For example, “a soda and cheese pizza are vegetarian, but certainly do not promote health,” he said.
For some people, a diet that’s restrictive in any way can be hard to maintain and can even be associated with disordered eating patterns.
“Consider the reason ― is it for ethical reasons like animal rights? Or is it because you feel it will be a healthier lifestyle?” said Rachel Fine, a registered dietitian in New York.
Instead of fully avoiding any one type of food, she recommended making decisions and choices based on how certain foods make you feel physically, emotionally and ethically.
You probably won’t have any trouble getting enough protein.
Many people fear plant-based diets, thinking they won’t be able to get enough protein without meat. But the truth is, lots of these foods are high in protein. It’s good to be mindful of protein intake, but you probably won’t struggle to consume enough protein if you’re being mindful.
“A variety of nuts and seeds — such as pistachios and quinoa, beans and peas, and soy-based products — such as tofu and tempeh, are good sources of protein that also contain an array of vitamins and minerals that will properly nourish,” Rose said.
But there is a caveat here: You’ll want to pay attention to the source of the protein you reach for since many of the meat-replacement products some vegetarians rely on are heavily processed and can be high in sodium.
You may need to take dietary supplements.
While you might consume a lot more nutrients than usual after transitioning to a vegetarian diet, you still may need to take dietary supplements to avoid certain nutrient deficiencies.
Many vegetarians or vegans take supplements for vitamin B12, which is available mostly in animal products and only in a small number of plant-based foods. Vitamin B12 deficiency can cause fatigue, weakness, neurological disorders and other problems. Other supplements common among vegetarians or vegans are iron, vitamin D and calcium. But this all depends on your individual body and diet.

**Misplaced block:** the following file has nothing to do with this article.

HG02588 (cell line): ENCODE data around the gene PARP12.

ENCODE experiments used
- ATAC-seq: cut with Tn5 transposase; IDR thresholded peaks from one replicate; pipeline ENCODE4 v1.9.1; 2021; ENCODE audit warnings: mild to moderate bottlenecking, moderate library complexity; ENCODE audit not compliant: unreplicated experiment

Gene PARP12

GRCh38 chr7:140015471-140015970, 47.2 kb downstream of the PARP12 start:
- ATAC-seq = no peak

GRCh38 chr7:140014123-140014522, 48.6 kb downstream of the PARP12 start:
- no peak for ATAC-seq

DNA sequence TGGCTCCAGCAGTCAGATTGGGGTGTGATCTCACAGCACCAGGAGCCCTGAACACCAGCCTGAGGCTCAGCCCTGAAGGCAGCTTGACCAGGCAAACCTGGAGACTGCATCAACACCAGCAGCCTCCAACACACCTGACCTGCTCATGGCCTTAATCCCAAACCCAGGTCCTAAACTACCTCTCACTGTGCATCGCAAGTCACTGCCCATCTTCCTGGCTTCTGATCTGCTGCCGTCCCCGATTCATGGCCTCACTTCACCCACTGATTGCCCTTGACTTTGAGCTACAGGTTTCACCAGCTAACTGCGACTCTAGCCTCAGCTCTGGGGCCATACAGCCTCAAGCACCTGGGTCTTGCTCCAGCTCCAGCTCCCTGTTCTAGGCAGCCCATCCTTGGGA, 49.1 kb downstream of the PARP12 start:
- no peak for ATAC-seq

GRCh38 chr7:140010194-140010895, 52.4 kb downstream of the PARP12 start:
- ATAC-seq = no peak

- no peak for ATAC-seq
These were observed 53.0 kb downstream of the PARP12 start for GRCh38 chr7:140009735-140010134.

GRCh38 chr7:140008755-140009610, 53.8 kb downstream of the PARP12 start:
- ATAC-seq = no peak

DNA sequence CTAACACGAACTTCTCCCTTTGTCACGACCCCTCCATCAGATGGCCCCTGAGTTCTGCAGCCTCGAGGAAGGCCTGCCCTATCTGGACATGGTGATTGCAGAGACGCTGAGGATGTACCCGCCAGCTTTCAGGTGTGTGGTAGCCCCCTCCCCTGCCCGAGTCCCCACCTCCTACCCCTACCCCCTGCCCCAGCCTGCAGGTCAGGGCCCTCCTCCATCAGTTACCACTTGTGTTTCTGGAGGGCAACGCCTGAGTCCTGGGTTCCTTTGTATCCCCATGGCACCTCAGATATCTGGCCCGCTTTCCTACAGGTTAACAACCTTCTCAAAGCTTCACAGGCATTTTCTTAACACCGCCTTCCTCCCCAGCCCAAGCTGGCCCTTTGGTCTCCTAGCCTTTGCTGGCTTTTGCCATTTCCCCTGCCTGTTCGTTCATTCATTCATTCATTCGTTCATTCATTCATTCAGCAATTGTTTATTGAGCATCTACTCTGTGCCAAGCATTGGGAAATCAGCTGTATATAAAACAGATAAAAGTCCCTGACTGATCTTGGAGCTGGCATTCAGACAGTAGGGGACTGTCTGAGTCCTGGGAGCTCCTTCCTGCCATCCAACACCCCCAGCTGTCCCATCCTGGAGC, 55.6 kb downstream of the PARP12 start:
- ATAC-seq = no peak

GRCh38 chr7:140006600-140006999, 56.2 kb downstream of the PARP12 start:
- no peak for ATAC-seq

“Check with your dietitian and health care provider if you are concerned about your vitamin or mineral status and tell your health care providers if you follow any dietary restrictions,” Hamm said. “Lab work and a nutrition-focused physical assessment will reveal if there are deficiencies.”
Your heart health may improve.
“Much of the fiber found in produce is soluble, which has been shown to improve cholesterol,” Fine said. Soluble fiber dissolves in water and binds with cholesterol in the small intestine so that the cholesterol leaves the body through your feces rather than being absorbed into your bloodstream, where it can contribute to plaque build-up in the arteries.
A lot of foods consumed in a plant-focused diet are beneficial to heart health, too. Fine pointed out that flax seeds and canola oil are good sources of omega-3 polyunsaturated fatty acids, which have anti-inflammatory properties. And olive oil, avocado, almonds, peanuts and other nuts are good sources of healthy fats that protect your heart.
You may have a reduced risk of cancer.
Plant-based foods contain phytochemicals — naturally occurring chemical compounds that not only contribute to the color, taste and smell of plants but also protect human health and help our bodies fight off disease. Some research shows that these phytochemicals may protect against certain types of cancer.
The bottom line: A vegetarian diet can have a lot of positive benefits to your overall health, especially if you’re loading up on nutrient-dense, plant-based, whole foods. But it all depends on what you’re eating ― swapping meat with highly processed food isn’t the best option. Take some time to examine if it’s best for you, and if you’re ever unsure, you should always chat with your doctor.